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December 7, 2019, 4:03 pm UTC    
January 01, 2019 10:23AM
Birka woman was obviously a person of importance and a big fan of board games. The weapons could indicate status as a chief rather than simple warrior status. She could have been down there swinging a sword in the melee or she could have been watching her warriors from a point of vantage and arguing tactics with the other leaders.

Obviously a thorough examination of the remains is called for. Are there healed wounds? Did she bear children? She could have inherited her status from a husband perhaps, or been a valued and honored wife who's chieftain husband gave credit for his success.

Personally I could easily fill an hour with information on Viking women. Their domestic life, their role in colonization and trade. Women in the sagas, historical women, goddesses, women's magic. There's a LOT to be explored beyond shieldmaidens, whose existence I don't really doubt but I would guess they were very much a minority.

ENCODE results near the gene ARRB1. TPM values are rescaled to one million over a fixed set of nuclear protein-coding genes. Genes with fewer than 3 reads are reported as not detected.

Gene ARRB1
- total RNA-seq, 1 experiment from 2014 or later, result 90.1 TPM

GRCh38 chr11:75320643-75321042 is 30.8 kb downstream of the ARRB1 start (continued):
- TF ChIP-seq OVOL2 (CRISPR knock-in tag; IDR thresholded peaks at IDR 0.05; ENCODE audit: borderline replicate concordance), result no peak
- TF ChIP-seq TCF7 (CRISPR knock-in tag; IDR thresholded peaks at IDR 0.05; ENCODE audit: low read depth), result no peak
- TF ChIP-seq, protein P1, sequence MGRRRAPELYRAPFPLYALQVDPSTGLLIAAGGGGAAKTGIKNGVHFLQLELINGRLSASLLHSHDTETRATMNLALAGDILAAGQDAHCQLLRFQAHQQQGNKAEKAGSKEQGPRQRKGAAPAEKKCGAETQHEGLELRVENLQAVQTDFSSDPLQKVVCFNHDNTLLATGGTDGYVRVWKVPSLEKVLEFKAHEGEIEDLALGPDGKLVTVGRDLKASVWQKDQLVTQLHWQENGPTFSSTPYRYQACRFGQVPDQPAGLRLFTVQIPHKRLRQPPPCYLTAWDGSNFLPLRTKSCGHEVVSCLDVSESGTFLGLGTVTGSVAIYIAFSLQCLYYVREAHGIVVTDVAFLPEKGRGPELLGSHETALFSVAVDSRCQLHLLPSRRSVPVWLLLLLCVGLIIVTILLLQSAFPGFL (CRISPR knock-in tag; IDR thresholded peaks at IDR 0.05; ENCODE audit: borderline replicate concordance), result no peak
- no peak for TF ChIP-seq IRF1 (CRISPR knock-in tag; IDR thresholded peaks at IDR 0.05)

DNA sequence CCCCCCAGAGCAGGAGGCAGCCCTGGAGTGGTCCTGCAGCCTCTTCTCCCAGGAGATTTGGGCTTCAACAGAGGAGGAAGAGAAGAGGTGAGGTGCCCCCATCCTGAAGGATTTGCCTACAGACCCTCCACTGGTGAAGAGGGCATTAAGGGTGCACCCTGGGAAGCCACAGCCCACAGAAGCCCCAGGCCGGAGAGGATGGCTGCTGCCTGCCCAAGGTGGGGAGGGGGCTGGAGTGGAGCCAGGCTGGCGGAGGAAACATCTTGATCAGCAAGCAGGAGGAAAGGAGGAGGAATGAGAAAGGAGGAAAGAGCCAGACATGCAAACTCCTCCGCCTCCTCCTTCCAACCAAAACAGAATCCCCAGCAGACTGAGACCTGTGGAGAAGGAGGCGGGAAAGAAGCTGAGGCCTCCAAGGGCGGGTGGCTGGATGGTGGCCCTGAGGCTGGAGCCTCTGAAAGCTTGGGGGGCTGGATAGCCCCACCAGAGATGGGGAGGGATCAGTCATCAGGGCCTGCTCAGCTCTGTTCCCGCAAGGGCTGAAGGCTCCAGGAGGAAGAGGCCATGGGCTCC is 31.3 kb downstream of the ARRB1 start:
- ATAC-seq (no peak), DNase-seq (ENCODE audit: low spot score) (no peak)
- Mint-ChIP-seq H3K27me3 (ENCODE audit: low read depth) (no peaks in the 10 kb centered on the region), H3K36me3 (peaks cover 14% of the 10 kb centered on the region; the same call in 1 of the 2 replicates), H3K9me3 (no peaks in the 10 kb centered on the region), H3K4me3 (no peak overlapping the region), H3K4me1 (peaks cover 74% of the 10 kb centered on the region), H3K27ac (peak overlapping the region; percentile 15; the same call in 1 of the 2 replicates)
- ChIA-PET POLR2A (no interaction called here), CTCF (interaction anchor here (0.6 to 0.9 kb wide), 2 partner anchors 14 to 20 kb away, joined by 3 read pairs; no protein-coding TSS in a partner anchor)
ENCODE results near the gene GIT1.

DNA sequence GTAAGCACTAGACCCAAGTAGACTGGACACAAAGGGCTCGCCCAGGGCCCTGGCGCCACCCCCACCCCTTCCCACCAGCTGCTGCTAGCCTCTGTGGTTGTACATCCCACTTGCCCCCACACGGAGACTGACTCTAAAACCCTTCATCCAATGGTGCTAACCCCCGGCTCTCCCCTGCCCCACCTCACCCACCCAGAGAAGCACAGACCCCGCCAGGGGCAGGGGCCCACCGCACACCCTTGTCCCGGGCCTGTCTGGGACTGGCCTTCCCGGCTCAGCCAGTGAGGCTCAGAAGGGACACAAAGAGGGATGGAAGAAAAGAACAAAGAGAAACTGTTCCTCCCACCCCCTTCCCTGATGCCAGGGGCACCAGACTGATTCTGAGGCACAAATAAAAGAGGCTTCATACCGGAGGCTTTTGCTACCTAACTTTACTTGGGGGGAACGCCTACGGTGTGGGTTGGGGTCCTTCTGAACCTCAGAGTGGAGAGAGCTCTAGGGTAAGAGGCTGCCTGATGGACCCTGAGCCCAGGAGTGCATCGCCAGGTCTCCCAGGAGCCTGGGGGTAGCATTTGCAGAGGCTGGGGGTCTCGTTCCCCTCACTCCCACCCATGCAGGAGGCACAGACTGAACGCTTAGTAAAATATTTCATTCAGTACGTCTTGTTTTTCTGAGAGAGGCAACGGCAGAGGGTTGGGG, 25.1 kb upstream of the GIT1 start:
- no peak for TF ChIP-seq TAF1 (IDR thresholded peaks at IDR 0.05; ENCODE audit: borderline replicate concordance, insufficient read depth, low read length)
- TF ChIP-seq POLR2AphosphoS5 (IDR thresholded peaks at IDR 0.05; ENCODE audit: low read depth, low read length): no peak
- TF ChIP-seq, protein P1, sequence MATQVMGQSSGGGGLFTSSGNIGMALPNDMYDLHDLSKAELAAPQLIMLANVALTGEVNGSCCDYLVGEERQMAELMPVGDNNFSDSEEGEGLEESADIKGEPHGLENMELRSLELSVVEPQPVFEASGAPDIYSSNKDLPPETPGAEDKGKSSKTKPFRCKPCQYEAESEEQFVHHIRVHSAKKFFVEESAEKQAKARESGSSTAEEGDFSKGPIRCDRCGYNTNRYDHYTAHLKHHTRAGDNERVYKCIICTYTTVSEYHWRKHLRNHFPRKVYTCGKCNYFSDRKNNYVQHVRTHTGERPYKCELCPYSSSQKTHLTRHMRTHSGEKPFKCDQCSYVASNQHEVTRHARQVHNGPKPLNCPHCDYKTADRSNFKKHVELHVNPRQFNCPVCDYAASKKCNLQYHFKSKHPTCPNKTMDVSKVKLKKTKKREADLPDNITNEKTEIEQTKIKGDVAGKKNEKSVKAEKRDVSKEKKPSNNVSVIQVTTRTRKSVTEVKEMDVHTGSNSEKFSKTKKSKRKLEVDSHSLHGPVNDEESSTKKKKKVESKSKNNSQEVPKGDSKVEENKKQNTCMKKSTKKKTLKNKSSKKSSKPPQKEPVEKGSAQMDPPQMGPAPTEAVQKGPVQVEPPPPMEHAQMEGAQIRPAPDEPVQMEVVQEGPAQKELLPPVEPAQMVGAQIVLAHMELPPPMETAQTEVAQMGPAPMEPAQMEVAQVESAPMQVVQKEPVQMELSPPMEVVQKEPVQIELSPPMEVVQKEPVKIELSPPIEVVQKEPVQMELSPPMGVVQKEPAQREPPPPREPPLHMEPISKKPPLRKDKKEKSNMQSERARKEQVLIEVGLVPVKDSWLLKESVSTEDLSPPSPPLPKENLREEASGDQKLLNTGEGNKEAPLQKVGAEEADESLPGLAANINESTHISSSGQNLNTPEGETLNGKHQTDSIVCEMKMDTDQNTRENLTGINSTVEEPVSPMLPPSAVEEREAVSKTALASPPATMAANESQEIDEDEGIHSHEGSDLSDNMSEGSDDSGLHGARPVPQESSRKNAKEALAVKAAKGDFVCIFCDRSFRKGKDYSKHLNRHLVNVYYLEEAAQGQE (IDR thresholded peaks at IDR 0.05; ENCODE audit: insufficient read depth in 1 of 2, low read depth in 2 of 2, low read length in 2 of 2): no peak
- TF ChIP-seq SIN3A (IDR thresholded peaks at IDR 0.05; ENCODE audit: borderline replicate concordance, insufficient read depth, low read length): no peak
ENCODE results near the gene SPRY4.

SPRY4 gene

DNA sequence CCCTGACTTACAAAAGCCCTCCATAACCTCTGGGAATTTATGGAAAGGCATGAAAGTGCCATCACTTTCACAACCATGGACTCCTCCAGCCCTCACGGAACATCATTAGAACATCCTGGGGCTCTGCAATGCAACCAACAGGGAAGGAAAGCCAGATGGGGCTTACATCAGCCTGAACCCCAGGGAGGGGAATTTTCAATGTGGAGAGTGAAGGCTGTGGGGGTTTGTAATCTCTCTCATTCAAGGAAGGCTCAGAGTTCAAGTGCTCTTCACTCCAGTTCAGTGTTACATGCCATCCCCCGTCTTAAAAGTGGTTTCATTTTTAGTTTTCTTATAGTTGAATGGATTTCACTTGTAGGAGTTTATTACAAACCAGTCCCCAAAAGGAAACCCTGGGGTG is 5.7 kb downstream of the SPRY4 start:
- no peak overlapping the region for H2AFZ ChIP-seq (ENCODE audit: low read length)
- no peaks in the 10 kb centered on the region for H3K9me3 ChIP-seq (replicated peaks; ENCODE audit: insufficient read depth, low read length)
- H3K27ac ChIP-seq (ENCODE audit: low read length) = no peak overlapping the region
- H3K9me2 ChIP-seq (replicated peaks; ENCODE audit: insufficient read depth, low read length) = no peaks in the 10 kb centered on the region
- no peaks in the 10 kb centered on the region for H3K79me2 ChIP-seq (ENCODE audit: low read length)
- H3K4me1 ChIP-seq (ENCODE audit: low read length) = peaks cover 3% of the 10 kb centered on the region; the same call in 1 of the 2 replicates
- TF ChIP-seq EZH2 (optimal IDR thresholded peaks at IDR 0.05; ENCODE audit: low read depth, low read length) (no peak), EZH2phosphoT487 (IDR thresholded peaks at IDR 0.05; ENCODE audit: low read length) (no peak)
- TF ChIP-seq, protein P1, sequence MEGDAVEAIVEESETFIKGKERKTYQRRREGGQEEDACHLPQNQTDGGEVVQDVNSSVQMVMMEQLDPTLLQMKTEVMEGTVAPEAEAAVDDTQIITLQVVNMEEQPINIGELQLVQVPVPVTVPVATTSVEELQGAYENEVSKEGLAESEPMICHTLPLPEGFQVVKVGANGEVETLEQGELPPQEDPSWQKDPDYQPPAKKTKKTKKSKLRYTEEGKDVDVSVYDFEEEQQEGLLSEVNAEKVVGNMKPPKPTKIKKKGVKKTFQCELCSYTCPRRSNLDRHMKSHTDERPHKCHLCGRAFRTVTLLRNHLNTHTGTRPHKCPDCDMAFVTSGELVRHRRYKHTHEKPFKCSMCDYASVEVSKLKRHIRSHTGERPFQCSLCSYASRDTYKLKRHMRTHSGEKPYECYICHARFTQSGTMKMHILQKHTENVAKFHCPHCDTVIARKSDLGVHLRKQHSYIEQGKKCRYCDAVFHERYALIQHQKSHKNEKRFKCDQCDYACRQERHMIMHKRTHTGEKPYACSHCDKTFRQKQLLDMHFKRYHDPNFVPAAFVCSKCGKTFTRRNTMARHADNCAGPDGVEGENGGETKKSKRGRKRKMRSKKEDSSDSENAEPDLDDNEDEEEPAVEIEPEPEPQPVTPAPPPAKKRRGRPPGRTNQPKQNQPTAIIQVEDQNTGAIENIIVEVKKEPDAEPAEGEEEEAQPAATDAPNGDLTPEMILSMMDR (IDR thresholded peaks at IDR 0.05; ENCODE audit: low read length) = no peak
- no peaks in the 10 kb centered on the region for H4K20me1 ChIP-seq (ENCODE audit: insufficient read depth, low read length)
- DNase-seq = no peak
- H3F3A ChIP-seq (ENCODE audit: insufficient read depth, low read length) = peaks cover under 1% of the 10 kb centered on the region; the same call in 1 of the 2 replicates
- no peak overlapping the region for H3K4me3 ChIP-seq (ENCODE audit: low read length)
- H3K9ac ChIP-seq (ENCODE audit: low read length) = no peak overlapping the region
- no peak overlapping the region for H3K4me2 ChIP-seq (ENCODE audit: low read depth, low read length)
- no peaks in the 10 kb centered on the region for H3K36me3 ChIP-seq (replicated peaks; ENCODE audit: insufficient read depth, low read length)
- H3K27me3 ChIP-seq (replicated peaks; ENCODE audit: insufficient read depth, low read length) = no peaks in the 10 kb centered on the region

Edited 1 time(s). Last edit at 01/01/2019 10:24AM by Roxana Cooper.
Subject Author Posted

How TV shows use serious archaeology to promote bogus history

Hermione December 30, 2018 05:40PM

Re: How TV shows use serious archaeology to promote bogus history

Hermione December 30, 2018 05:43PM

Re: How TV shows use serious archaeology to promote bogus history

Khazar-khum December 31, 2018 07:28PM

Re: How TV shows use serious archaeology to promote bogus history

Roxana Cooper January 01, 2019 10:23AM

Re: How TV shows use serious archaeology to promote bogus history

Podrin May 07, 2019 08:23AM

Re: How TV shows use serious archaeology to promote bogus history

Hermione May 07, 2019 10:02AM

Re: How TV shows use serious archaeology to promote bogus history

Podrin May 07, 2019 08:28AM

Re: How TV shows use serious archaeology to promote bogus history

Rick Baudé May 07, 2019 10:33AM



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